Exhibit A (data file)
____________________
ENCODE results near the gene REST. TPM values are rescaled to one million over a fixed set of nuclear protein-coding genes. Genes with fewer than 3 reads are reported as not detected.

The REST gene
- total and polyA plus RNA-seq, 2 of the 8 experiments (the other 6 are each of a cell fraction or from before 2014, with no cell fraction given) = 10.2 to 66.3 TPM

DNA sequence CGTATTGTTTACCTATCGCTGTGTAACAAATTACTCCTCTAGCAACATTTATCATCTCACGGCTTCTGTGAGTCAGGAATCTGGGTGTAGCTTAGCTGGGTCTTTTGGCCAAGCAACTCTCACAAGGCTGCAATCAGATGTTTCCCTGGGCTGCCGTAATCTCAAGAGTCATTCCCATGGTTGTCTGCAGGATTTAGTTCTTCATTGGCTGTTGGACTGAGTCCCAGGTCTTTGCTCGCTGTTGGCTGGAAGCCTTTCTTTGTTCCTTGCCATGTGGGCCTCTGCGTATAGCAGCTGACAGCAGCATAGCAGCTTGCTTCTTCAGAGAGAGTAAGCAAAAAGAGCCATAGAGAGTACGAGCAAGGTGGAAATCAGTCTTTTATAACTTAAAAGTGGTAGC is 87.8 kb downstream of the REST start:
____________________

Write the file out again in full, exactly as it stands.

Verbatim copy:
ENCODE results near the gene REST. TPM values are rescaled to one million over a fixed set of nuclear protein-coding genes. Genes with fewer than 3 reads are reported as not detected.

The REST gene
- total and polyA plus RNA-seq, 2 of the 8 experiments (the other 6 are each of a cell fraction or from before 2014, with no cell fraction given) = 10.2 to 66.3 TPM

DNA sequence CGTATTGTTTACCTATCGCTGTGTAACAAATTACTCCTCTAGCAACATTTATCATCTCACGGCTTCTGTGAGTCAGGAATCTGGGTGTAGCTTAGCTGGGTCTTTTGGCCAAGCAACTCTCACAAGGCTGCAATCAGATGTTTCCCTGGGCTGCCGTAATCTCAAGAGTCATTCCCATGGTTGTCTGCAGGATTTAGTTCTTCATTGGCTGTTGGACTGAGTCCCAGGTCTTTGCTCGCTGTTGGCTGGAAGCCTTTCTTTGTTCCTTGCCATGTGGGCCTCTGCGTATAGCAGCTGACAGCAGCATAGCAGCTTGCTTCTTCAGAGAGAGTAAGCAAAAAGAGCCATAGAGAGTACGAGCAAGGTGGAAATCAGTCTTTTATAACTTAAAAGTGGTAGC is 87.8 kb downstream of the REST start: